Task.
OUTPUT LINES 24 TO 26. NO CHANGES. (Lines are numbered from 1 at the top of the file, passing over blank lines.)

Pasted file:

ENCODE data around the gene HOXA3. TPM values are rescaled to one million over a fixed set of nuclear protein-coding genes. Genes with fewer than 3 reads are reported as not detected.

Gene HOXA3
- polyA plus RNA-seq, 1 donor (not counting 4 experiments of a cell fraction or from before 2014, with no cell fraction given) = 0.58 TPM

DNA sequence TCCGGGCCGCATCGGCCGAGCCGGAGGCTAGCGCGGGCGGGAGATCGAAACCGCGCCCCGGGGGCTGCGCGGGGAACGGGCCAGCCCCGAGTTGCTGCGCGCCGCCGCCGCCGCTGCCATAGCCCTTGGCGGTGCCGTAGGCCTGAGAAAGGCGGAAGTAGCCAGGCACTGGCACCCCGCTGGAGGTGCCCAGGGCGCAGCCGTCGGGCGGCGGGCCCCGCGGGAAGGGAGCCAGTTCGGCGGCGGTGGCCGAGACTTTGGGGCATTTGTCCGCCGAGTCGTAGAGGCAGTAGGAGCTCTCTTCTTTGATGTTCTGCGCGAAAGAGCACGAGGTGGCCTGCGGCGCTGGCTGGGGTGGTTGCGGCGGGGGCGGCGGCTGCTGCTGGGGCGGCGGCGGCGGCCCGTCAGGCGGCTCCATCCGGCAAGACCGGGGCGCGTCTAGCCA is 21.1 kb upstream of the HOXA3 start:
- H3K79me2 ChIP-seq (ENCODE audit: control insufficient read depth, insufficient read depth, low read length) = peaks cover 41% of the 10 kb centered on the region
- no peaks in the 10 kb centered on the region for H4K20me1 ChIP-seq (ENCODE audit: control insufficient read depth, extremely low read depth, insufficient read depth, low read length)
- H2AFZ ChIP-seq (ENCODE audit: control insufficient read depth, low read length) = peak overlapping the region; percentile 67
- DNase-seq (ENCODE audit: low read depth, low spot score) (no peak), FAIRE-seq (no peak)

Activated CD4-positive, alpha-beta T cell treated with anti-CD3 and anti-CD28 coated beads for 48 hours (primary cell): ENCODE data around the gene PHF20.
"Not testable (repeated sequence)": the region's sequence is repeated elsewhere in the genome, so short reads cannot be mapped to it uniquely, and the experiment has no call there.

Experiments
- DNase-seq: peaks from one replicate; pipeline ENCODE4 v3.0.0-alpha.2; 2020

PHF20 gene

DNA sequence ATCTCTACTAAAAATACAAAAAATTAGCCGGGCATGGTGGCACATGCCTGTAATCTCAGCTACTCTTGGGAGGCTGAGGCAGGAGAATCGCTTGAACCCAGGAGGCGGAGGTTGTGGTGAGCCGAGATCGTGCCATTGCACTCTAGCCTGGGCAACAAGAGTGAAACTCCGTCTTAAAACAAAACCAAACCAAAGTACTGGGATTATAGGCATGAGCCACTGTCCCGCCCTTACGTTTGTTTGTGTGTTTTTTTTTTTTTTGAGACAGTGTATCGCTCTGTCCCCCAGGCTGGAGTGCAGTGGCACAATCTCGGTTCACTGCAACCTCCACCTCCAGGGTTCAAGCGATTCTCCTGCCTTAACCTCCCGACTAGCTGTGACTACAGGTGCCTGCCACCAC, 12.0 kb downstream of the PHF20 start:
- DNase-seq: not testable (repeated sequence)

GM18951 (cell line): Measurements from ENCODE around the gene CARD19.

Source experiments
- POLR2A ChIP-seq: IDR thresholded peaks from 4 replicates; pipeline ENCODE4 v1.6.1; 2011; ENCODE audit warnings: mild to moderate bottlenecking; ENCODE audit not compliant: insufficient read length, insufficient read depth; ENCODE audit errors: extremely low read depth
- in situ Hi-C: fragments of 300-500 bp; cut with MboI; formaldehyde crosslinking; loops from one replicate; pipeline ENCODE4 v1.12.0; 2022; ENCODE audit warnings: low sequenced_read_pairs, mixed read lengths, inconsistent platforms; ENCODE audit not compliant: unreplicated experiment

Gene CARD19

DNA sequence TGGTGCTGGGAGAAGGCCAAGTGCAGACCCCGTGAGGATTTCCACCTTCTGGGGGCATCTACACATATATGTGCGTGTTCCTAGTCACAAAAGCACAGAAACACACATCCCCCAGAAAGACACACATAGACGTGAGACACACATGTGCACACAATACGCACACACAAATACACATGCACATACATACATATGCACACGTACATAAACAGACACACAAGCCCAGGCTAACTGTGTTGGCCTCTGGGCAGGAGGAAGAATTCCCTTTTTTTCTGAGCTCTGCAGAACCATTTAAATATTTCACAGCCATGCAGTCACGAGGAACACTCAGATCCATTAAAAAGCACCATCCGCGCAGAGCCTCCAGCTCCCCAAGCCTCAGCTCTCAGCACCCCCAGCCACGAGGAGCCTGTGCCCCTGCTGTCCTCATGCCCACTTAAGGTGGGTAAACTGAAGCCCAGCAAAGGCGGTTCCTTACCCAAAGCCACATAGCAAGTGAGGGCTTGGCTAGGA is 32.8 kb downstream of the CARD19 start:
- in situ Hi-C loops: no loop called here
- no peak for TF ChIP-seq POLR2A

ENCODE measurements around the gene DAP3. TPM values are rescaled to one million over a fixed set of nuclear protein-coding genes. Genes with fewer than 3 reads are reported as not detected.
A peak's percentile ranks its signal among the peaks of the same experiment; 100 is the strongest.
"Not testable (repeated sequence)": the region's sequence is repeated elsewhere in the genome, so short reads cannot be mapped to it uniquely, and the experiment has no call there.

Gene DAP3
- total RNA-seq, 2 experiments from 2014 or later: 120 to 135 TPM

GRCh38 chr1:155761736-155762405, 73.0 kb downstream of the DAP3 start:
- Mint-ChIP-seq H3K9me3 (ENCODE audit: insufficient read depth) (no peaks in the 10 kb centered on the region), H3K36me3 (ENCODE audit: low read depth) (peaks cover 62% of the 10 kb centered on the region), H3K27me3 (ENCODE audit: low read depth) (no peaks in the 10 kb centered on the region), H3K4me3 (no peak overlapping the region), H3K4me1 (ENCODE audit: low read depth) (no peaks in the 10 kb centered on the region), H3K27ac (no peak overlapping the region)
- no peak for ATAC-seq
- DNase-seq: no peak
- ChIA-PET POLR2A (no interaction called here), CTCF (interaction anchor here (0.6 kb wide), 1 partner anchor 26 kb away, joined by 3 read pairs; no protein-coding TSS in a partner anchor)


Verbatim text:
ENCODE measurements around the gene DAP3. TPM values are rescaled to one million over a fixed set of nuclear protein-coding genes. Genes with fewer than 3 reads are reported as not detected.
A peak's percentile ranks its signal among the peaks of the same experiment; 100 is the strongest.
"Not testable (repeated sequence)": the region's sequence is repeated elsewhere in the genome, so short reads cannot be mapped to it uniquely, and the experiment has no call there.